San Diego Life Sciences Roundup: Halozyme, Sophiris, Arena, & More

Xconomy San Diego — 

Plans by Bedford, MA-based Hologic to acquire San Diego’s Gen-Probe, are moving ahead. We’ve got the latest details, along with the rest of the innovation news in San Diego’s biotech, diagnostics, and medical device sectors.

—San Diego’s BioNano Genomics, which is getting ready to introduce its nanoAnalyzer System, has raised almost $11.6 million in a mix of equity, rights, and securities that targets almost $14 million, according to a recent regulatory filing. In a statement issued the same day, the company said it has raised $10 million in a Series B-1 round. Existing investors Battelle Ventures, Domain Associates and Gund Investment participated in the round. The company, founded in 2007 as BioNanomatrix, says its single-molecule imaging technology captures extremely long molecules at high resolution, enabling scientists to visualize an entire genome. BioNano Genomics says its approach should provide the context that has been missing in efforts to make the link between phenotypic variation and genomic variation.

Sophiris Bio, which moved to San Diego from Canada last year, plans to meet with FDA regulators this summer to determine the design of pivotal clinical trials for an experimental drug intended to treat enlarged prostate glands. Lars Ekman, a Sofinnova Ventures partner who has stepped in as CEO at the company, told me there will likely be two clinical trials, with 500 to 600 patients in each. Sophiris Bio, which currently trades on the Toronto Stock Exchange under the ticker symbol SHS, also will need to raise additional capital for the trials.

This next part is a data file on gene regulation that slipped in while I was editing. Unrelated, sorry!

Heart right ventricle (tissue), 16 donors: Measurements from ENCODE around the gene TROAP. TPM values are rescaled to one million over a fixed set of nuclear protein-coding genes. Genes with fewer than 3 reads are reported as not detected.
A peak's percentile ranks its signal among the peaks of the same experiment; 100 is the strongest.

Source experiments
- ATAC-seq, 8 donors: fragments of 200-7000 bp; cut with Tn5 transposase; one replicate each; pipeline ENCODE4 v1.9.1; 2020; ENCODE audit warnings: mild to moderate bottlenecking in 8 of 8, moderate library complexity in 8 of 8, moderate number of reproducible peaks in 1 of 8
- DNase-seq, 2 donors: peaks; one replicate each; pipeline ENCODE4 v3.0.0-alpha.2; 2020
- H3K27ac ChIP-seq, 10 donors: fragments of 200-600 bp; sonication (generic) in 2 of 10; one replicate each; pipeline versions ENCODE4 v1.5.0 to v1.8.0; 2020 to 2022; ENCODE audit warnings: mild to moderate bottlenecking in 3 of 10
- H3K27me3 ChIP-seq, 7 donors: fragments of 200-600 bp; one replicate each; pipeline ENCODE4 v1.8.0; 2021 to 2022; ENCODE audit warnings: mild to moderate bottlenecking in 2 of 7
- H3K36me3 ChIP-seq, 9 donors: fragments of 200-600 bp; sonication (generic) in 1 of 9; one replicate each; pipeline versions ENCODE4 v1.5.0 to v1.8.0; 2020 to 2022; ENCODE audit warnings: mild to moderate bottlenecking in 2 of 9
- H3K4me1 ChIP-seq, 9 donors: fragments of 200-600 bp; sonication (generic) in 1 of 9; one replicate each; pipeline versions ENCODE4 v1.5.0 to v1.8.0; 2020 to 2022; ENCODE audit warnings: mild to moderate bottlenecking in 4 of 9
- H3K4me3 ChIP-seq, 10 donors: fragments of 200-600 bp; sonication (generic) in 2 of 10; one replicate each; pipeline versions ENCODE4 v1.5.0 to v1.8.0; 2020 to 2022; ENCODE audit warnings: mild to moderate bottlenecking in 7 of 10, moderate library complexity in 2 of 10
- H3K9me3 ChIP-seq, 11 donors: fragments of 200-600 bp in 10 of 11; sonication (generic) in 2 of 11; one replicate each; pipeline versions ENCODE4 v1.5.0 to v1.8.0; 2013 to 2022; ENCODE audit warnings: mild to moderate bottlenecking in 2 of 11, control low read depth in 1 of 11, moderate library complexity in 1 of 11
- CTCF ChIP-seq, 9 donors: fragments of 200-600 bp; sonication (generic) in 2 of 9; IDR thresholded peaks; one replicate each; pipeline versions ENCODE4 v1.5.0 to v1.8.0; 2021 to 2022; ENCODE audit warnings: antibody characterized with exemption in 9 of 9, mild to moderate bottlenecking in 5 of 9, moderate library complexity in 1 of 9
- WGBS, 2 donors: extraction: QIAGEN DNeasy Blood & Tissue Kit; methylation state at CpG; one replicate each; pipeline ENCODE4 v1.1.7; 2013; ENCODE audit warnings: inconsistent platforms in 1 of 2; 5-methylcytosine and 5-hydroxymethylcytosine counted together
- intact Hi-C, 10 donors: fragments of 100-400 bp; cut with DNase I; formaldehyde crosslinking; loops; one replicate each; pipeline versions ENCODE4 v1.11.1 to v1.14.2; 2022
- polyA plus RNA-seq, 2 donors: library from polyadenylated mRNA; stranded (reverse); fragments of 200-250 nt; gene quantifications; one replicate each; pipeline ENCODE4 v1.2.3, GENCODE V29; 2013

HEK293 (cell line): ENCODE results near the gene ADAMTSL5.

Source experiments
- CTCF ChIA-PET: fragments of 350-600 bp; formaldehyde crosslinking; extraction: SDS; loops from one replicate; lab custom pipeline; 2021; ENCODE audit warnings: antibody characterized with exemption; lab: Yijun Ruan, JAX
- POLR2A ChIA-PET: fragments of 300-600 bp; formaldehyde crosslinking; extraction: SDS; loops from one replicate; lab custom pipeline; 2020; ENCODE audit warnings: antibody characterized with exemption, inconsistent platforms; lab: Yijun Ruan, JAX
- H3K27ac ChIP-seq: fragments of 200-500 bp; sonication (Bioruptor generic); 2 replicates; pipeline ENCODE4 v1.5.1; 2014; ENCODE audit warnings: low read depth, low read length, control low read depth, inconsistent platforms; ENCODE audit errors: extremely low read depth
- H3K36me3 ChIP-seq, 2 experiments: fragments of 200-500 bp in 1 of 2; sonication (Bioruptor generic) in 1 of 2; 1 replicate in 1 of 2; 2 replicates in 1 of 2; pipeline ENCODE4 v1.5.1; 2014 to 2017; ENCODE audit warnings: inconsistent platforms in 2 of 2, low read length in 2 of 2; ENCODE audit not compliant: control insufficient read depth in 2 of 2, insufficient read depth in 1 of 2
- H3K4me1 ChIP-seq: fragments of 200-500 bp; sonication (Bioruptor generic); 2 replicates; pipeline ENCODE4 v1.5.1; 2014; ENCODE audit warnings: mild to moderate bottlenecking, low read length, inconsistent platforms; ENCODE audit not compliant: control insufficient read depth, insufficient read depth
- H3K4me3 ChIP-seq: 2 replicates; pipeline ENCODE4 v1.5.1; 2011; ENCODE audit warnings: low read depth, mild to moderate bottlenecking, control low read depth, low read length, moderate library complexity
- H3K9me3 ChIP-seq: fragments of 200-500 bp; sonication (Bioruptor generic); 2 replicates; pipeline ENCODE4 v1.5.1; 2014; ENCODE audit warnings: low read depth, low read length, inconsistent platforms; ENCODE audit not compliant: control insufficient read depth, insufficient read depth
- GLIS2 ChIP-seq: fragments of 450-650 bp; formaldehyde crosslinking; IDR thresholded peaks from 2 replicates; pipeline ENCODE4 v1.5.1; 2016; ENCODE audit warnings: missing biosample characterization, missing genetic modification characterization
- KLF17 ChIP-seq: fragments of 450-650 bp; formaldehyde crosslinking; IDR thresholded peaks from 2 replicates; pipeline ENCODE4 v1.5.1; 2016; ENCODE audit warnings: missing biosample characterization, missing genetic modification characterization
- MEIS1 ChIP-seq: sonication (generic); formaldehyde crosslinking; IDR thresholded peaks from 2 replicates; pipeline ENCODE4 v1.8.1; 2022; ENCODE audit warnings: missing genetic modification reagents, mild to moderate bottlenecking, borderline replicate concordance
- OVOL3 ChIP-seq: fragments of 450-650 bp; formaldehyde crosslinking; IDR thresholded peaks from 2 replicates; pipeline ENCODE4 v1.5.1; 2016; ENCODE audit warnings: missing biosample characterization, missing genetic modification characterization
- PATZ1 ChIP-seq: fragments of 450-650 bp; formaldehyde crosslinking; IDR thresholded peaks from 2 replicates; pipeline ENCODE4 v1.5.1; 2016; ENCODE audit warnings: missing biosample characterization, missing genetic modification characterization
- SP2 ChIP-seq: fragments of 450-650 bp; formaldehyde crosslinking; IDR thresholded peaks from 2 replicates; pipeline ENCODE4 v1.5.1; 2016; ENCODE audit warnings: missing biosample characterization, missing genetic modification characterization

—San Diego-based Gen-Probe (NASDAQ: GPRO) has scheduled a special meeting of stockholders on July 31 to vote on the $3.7 billion buyout offer from Bedford, MA-based Hologic (NASDAQ: HOLX). In a statement released by the two companies, Gen-Probe Chairman and CEO Carl Hull has agreed to serve as a senior vice president and general manager of the combined company’s diagnostics business for at least 15 months.

—San Diego’s Arena Pharmaceuticals (NASDAQ: ARNA) said it has filed an application with regulators in Switzerland to market its lorcaserin weight-loss drug there. It is the third such application that Arena has filed for the drug. U.S. regulators approved the use of lorcaserin (Belviq) last month, and the drug is currently under review with the European Medicines Agency (EMA). Switzerland is not part of the EMA and requires a separate application.

—Steve Flaim, current chairman of Southern California’s Tech Coast Angels, offered some interesting insight about angel investments in life sciences deals when we talked about a new report that shows U.S. angel investing is holding steady so far this year. Flaim said some savvy Web and social media investors are shifting their investment focus to life sciences. “If you kind of sniff around the corners of healthcare,” Flaim said, “you can find opportunities that align within the angels’ framework of investments over three to seven years.”

—San Diego’s Halozyme Therapeutics (NASDAQ: HALO) made Luke’s list of “the best boring companies in biotech.” In his BioBeat column, Luke explained that he based his list on companies that have accomplished something noteworthy without getting much media attention. Halozyme is focused on what happens outside the cell, in the extracellular matrix, and has developed a family of recombinant human enzymes designed to boost or aid the effects of biologic drugs.